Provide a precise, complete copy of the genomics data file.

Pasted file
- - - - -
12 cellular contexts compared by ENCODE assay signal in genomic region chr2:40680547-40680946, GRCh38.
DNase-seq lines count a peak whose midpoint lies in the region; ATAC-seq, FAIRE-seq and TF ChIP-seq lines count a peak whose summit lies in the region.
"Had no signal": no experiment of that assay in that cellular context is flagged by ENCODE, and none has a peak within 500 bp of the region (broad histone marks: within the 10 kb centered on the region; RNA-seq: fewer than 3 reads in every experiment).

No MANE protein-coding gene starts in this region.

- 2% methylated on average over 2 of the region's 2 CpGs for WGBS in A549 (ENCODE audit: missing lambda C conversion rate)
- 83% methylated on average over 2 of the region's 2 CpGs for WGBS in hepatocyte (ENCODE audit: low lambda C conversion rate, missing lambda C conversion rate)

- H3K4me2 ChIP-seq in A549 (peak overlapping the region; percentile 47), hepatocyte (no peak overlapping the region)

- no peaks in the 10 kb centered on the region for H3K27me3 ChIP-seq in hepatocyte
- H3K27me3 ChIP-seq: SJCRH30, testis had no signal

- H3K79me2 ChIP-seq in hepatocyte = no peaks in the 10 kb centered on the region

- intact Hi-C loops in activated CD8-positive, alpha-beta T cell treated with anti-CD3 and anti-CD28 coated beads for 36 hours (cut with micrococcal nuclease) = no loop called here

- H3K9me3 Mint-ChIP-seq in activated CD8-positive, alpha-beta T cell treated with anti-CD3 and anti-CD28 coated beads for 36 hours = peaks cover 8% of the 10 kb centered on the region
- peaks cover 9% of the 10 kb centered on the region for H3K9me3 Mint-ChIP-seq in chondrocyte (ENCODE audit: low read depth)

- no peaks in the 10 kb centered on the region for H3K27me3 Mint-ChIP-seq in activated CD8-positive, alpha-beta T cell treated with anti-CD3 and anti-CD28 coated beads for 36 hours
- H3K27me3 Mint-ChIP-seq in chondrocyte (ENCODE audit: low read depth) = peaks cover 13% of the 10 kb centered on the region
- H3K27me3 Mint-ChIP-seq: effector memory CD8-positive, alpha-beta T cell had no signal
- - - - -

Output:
12 cellular contexts compared by ENCODE assay signal in genomic region chr2:40680547-40680946, GRCh38.
DNase-seq lines count a peak whose midpoint lies in the region; ATAC-seq, FAIRE-seq and TF ChIP-seq lines count a peak whose summit lies in the region.
"Had no signal": no experiment of that assay in that cellular context is flagged by ENCODE, and none has a peak within 500 bp of the region (broad histone marks: within the 10 kb centered on the region; RNA-seq: fewer than 3 reads in every experiment).

No MANE protein-coding gene starts in this region.

- 2% methylated on average over 2 of the region's 2 CpGs for WGBS in A549 (ENCODE audit: missing lambda C conversion rate)
- 83% methylated on average over 2 of the region's 2 CpGs for WGBS in hepatocyte (ENCODE audit: low lambda C conversion rate, missing lambda C conversion rate)

- H3K4me2 ChIP-seq in A549 (peak overlapping the region; percentile 47), hepatocyte (no peak overlapping the region)

- no peaks in the 10 kb centered on the region for H3K27me3 ChIP-seq in hepatocyte
- H3K27me3 ChIP-seq: SJCRH30, testis had no signal

- H3K79me2 ChIP-seq in hepatocyte = no peaks in the 10 kb centered on the region

- intact Hi-C loops in activated CD8-positive, alpha-beta T cell treated with anti-CD3 and anti-CD28 coated beads for 36 hours (cut with micrococcal nuclease) = no loop called here

- H3K9me3 Mint-ChIP-seq in activated CD8-positive, alpha-beta T cell treated with anti-CD3 and anti-CD28 coated beads for 36 hours = peaks cover 8% of the 10 kb centered on the region
- peaks cover 9% of the 10 kb centered on the region for H3K9me3 Mint-ChIP-seq in chondrocyte (ENCODE audit: low read depth)

- no peaks in the 10 kb centered on the region for H3K27me3 Mint-ChIP-seq in activated CD8-positive, alpha-beta T cell treated with anti-CD3 and anti-CD28 coated beads for 36 hours
- H3K27me3 Mint-ChIP-seq in chondrocyte (ENCODE audit: low read depth) = peaks cover 13% of the 10 kb centered on the region
- H3K27me3 Mint-ChIP-seq: effector memory CD8-positive, alpha-beta T cell had no signal